<!-- HTML -->
       <article id="fadeOut">
         <p>Click here to fade out the paragraph!</p>
         <p id="fadeP">"Lorem ipsum dolor sit amet, consectetur adipisicing elit, sed do eiusmod tempor incididunt ut labore et dolore magna aliqua. Ut enim ad minim veniam, quis nostrud exercitation ullamco laboris nisi ut aliquip ex ea commodo consequat. Duis aute irure dolor in reprehenderit in voluptate velit esse cillum dolore eu fugiat nulla pariatur. Excepteur sint occaecat cupidatat non proident, sunt in culpa qui officia deserunt mollit anim id est laborum."</p>

And the following styles are included in our styles.css file:

#fadeOut, #fadeOutLinear, #slideBox {
       cursor: pointer;
       border:solid thin;
#complete {
       font-family:"Trebuchet MS", Arial, Helvetica, sans-serif;
article p {
       font-family:"Trebuchet MS", Arial, Helvetica, sans-serif;

And the following jQuery code added to our document ready event function:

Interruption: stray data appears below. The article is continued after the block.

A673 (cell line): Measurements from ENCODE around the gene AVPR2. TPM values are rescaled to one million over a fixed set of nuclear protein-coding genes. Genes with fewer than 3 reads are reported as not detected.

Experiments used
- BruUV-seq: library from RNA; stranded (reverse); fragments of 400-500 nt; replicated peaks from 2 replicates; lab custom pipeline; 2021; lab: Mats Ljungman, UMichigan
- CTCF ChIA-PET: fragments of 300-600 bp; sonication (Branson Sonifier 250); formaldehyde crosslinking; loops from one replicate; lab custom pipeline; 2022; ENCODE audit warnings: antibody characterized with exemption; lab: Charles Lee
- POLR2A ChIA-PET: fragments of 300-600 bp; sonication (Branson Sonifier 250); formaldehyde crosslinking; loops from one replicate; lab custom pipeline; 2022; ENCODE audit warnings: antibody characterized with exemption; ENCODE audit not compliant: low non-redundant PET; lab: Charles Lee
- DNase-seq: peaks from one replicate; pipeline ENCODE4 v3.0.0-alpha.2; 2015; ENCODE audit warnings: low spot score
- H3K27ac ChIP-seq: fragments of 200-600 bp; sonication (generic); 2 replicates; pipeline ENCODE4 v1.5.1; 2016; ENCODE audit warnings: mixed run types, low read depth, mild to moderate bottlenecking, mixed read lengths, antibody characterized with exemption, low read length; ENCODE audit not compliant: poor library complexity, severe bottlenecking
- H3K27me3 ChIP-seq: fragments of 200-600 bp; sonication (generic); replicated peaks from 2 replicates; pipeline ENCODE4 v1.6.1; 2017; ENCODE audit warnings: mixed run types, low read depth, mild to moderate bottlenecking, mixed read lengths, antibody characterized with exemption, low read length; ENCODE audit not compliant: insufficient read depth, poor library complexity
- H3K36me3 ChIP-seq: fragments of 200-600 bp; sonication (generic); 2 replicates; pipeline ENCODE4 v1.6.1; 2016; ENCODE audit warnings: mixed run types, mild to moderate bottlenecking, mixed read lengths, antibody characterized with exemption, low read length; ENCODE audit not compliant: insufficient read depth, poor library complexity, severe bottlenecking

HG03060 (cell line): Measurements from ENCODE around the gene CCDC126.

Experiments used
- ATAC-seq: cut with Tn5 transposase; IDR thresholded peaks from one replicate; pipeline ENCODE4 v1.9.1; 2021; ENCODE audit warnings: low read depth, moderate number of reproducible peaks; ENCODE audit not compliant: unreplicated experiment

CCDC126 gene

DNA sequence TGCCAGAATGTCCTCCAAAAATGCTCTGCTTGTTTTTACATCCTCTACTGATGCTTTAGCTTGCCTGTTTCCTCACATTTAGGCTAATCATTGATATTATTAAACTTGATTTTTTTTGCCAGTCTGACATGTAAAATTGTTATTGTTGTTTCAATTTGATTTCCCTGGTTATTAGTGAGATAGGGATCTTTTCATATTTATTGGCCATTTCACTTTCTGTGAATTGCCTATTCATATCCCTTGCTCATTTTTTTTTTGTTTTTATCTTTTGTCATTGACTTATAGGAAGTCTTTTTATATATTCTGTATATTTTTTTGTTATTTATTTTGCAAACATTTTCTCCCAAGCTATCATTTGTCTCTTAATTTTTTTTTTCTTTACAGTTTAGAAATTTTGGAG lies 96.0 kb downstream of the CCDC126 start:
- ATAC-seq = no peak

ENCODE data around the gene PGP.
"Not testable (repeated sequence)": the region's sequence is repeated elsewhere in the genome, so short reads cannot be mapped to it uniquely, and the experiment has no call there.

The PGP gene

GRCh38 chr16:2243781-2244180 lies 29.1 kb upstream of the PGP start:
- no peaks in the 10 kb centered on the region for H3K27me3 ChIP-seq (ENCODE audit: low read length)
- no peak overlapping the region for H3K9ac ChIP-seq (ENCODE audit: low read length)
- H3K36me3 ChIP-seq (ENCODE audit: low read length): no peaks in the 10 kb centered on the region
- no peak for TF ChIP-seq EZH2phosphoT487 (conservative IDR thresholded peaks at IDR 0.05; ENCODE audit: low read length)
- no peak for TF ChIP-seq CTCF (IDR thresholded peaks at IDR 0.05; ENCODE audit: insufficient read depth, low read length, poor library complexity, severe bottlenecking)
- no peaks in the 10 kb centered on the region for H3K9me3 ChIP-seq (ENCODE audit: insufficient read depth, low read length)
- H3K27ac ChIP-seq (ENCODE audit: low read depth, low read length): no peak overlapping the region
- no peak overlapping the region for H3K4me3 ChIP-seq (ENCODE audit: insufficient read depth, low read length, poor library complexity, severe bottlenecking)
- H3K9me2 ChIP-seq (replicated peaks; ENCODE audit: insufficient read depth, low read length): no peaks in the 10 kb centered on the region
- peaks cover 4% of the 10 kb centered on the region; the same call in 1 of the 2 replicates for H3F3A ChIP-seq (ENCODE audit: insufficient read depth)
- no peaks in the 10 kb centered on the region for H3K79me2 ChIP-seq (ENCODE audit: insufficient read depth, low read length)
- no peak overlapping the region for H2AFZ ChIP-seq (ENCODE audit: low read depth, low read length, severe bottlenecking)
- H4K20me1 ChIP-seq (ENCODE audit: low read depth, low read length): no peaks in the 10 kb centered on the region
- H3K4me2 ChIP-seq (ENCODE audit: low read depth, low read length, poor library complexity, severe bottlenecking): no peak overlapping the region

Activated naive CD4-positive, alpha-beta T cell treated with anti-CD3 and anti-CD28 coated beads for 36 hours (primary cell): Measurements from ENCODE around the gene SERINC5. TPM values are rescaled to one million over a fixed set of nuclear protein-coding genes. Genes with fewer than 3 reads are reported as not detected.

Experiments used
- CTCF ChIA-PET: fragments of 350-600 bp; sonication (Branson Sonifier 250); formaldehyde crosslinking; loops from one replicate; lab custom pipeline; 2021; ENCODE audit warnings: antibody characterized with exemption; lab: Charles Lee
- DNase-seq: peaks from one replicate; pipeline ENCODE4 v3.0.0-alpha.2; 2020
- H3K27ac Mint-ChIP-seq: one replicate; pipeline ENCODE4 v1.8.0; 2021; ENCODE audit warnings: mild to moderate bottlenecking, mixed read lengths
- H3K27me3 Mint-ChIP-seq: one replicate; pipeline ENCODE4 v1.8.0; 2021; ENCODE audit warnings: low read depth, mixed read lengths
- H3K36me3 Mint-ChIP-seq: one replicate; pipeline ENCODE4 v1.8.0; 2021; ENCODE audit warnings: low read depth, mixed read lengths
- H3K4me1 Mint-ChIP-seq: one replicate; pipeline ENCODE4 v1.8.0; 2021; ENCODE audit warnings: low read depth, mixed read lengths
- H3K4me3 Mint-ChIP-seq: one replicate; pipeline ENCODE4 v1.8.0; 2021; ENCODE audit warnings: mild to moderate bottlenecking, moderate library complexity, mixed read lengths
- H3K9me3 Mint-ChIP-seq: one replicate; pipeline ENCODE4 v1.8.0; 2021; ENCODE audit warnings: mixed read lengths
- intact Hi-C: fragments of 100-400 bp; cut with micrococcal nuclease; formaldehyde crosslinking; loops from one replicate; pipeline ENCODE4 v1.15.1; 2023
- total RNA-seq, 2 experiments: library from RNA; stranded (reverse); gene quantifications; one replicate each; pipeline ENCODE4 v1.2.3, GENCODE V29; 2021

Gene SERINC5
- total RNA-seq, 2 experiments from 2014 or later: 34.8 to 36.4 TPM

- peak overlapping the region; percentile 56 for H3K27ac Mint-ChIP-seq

// JavaScript
       //Fade out paragraph
        $('#fadeOut').click(function() {
        $('#fadeP').fadeOut('slow', function() {
        // Animation complete.
           $(this).after('<article id="complete">Fadeout is now complete!</article>');
Remember to save your index.html and styles.css files, then open the HTML in your browser and click the "Click here to fade out the paragraph!" link; the original (Before) and resulting (After) output is displayed in Figure A as shown in Chrome 18.0.1:

Figure A

Easing, an optional string

With the update to jQuery 1.4.3, easing brings life to an effect, and this is where the optional string for naming an easing function may be used. Easing functions specify and control the speed at which the animation progresses at different points within the animation and how it progresses over time by manipulating its acceleration. The two built-in implementation methods in the jQuery library are the default, called swing, and one that progresses at a constant pace, called linear. For really dramatic easing effects the jQuery easing plug-in incorporates even more animation possibilities, however, at this time the plug-in is under development.